Dalton Conley: Perhaps the most dramatic erasure of boundaries—and most controversially argued by me—is the boundary between external stimuli and internal selfhood. The constant connectivity of some folks in the Elsewhere Class, I argue, leads to a splintering of the self from a singular “individual” identity to multiple “intravidual” identifies. By being multiple places at once—online, on the phone, where we physically are, on the worry list in our heads—toggling back and forth, we get no time to be “alone” and get to know ourselves. Whereas when I was in college, I could go backpacking through South America and not talk to my family or friends except for a few rushed minutes from a phone cabin once a week or so, today it’s hard to get “lost” and thus have to confront challenges (and confront ourselves) on our own, one of the hallowed traditions of developing rugged American individualism. Second, the increased proportion of our communication that takes place on technologically mediated platforms such as twitter or Facebook means that we are increasingly not communicating one-to-one but broadcasting one-to-many. Among the many consequences of this shift is the elimination of a private backstage, where we let our hair down and only a select few of our intimates see the “real us.” Now our hair is down, so to speak, for the world to see in tagged photos – whether we like it or not. With the erosion of privacy comes the erosion of the private self.
Coming from a nonbiased, sociological perspective, what has it been like watching ‘The Spectacular Crash of the Record Industry in the Digital Age’ and the sociocultural evolution of the music industry as a whole?
Dalton Conley: I can’t say that I am not biased, since I fear that my own industry’s “napster moment” is upon us. With the rise of iTunesU where professors post their lectures, we should be worried—very worried—that parents will no longer pay exorbitant tuitions for some of the same educational material they can get for free. We have to offer something more, something personalized, the way Prince gives away his music in order to promote his concerts. As for my “other” industry, book writing, I am even more fearful about that!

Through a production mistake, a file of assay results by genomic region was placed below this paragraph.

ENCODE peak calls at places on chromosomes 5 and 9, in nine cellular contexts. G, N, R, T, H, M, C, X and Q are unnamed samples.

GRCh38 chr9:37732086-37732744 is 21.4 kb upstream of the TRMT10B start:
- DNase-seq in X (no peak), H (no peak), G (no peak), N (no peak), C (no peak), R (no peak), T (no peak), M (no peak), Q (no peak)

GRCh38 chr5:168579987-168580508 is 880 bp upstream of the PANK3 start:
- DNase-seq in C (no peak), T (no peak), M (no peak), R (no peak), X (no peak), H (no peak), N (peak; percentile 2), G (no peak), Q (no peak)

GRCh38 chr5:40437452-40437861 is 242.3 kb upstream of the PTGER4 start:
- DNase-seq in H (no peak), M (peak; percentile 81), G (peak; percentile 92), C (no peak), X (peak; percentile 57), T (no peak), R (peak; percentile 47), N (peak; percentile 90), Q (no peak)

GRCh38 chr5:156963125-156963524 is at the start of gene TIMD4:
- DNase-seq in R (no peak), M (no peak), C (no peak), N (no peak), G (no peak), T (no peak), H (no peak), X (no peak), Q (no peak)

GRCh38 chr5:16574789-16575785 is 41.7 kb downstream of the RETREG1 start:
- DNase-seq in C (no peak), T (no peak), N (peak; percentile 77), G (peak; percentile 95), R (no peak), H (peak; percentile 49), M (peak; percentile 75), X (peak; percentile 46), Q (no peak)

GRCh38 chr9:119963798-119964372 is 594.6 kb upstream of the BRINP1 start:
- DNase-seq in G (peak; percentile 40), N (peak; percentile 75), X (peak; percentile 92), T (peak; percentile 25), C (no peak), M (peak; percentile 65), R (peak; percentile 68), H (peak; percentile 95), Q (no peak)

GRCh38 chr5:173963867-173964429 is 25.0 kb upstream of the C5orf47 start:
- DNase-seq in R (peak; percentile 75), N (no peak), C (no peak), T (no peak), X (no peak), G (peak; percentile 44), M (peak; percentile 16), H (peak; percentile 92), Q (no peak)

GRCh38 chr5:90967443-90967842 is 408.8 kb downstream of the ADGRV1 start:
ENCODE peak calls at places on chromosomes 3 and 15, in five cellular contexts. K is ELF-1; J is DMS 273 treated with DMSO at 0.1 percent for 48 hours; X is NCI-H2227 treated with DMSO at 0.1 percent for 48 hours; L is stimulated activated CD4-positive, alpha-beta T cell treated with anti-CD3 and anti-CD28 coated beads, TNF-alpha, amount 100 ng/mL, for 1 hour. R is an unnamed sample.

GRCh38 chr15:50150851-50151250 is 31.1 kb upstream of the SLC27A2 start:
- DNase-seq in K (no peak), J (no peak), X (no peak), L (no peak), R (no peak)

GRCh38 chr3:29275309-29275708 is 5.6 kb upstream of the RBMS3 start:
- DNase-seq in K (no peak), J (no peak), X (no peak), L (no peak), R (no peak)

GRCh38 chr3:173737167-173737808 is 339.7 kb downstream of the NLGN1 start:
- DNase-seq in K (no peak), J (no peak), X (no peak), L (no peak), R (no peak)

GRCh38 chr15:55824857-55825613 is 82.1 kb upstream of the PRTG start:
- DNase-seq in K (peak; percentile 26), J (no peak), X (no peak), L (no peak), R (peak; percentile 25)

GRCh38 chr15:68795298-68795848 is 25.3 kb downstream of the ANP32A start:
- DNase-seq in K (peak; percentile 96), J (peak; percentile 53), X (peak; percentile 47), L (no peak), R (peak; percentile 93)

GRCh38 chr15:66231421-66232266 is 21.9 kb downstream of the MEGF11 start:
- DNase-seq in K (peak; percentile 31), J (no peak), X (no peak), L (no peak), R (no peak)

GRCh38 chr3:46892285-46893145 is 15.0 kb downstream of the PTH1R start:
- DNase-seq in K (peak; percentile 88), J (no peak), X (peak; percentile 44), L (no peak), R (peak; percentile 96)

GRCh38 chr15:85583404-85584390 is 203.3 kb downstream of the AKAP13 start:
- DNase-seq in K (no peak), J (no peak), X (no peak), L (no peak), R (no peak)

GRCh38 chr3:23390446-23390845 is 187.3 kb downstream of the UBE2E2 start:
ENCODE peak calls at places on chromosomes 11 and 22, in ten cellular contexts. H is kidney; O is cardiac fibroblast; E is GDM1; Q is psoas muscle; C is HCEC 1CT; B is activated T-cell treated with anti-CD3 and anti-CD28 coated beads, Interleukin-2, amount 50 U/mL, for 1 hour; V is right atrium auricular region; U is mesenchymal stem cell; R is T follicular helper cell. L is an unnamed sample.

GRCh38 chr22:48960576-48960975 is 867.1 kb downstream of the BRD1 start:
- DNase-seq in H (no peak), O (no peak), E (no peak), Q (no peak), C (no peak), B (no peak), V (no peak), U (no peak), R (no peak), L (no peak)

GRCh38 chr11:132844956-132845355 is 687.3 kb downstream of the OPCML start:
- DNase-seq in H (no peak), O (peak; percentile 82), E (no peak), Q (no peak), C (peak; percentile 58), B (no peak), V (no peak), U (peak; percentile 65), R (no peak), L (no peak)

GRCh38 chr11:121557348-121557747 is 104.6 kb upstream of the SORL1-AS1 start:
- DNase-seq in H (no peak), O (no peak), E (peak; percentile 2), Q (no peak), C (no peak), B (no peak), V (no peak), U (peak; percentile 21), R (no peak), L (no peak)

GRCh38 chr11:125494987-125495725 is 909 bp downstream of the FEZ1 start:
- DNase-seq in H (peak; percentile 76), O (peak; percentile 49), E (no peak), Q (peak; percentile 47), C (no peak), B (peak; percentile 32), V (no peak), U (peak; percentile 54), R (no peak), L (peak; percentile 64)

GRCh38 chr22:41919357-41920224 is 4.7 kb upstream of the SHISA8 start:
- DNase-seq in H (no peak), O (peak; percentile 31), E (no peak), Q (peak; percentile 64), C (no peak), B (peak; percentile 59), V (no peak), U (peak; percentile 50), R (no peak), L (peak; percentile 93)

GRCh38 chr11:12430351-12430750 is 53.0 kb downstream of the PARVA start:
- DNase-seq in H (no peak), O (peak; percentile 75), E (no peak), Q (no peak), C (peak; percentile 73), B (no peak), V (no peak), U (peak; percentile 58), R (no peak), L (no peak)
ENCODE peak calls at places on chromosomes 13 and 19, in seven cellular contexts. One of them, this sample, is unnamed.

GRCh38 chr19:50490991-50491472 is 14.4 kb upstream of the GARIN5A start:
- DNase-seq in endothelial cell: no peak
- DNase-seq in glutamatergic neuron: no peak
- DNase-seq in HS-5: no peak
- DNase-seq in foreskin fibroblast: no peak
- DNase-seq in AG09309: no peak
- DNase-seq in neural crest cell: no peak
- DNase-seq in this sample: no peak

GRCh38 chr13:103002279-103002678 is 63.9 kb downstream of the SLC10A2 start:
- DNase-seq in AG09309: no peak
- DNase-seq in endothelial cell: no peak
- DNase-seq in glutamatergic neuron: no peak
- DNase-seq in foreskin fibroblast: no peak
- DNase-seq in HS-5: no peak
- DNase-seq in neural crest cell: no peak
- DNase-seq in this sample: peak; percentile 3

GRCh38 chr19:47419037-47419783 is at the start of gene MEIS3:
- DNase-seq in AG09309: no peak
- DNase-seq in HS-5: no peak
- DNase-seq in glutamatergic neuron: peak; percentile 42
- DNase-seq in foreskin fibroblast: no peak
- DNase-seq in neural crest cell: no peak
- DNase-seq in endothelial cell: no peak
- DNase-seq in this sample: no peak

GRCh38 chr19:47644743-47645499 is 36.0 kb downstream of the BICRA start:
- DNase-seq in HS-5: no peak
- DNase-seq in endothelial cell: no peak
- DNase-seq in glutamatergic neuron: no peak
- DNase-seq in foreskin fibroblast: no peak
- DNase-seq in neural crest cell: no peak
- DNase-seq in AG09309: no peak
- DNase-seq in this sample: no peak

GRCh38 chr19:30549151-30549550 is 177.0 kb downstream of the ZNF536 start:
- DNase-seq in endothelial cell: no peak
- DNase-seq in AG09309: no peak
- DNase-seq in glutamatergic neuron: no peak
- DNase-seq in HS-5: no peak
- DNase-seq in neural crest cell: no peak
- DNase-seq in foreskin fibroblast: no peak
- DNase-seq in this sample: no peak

Often times, file-sharing is called out as the main, if not only reason, that the music industry has changed over the last decade.
Are there any other contemporary economic or social conditions that could’ve also played a fundamental role in shaping the bigger picture?
Dalton Conley: I am sure there are. And I am sure I have missed them. Only time will tell, so I leave it to a future sociologist or historian to point out what we, in the midst of all this, have missed… One possibility, however, is the backlash to the Elsewhere Society that we are witnessing in the form of the slow foods, simple living, back to basics movement. Some day, the dominant work-always culture will fuse with its opposite counter culture to form something we can’t even envision yet, just the way that the dominant culture of the 1950s eventually fused with the counter culture of the 1960s.
We’ve seen the convergence of public artist and private individual, as well as, the renegotiation of the fan-artist relationship.
How might we have gotten from the ‘rock megastars’ and ‘MTV celebrities’ of yesteryear to the ‘almost famous’ independent artists of today that seem to make up this middle class of “The Elsewhere Musicians?”
Dalton Conley: Don’t let the YouTube culture fool you: The megastars are still the megastars. The reason that Prince is able to give his music away is that his name is already so big from the “old” distribution model. I don’t think there’s an emerging middle class of musicians quite yet. I think it’s still a winner take all market, even if the rules of success may have changed. I would hope that we would go back to a yesteryear where we produce and consume music locally and thus many more artists would have an opportunity to make a living playing their trade, but I fear that the internet means that we are stuck with viral winner take all markets for the foreseeable future.